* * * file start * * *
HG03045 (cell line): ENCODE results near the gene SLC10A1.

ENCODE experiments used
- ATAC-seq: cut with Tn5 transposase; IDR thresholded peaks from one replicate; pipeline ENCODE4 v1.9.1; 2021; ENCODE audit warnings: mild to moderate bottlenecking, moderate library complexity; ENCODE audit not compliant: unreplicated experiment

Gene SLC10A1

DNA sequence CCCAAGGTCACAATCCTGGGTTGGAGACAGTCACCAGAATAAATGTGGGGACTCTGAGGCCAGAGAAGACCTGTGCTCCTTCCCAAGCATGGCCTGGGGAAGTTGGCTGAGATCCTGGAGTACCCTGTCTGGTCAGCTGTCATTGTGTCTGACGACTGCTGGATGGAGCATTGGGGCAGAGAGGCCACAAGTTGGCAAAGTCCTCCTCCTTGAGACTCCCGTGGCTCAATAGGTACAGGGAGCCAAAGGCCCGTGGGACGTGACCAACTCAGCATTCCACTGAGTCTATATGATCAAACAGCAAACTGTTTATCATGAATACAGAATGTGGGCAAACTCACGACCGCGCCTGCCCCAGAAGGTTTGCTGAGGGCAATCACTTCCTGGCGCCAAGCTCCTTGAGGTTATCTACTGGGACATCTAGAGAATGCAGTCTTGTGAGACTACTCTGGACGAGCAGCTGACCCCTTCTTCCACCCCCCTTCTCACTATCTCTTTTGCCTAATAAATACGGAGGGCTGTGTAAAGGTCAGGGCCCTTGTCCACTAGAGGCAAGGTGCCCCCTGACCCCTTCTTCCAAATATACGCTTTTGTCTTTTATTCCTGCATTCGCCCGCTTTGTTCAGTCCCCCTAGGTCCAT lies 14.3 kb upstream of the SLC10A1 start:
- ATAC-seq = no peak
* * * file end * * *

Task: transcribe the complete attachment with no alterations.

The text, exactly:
HG03045 (cell line): ENCODE results near the gene SLC10A1.

ENCODE experiments used
- ATAC-seq: cut with Tn5 transposase; IDR thresholded peaks from one replicate; pipeline ENCODE4 v1.9.1; 2021; ENCODE audit warnings: mild to moderate bottlenecking, moderate library complexity; ENCODE audit not compliant: unreplicated experiment

Gene SLC10A1

DNA sequence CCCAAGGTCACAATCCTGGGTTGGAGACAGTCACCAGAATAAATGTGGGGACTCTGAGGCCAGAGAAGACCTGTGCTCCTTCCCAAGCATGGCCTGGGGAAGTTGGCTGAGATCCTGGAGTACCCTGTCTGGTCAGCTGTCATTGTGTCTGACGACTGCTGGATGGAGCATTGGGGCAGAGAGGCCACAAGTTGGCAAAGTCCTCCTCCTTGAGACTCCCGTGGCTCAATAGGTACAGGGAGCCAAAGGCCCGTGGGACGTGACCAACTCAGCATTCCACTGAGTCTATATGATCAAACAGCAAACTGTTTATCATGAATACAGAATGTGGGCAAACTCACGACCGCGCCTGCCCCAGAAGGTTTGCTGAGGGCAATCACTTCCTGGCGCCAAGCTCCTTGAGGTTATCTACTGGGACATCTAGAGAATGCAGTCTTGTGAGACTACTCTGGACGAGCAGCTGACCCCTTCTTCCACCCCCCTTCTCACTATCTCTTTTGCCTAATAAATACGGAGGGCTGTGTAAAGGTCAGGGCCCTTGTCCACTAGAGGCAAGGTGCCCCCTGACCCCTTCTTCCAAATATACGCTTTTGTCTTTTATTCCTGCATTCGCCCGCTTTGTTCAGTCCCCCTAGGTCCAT lies 14.3 kb upstream of the SLC10A1 start:
- ATAC-seq = no peak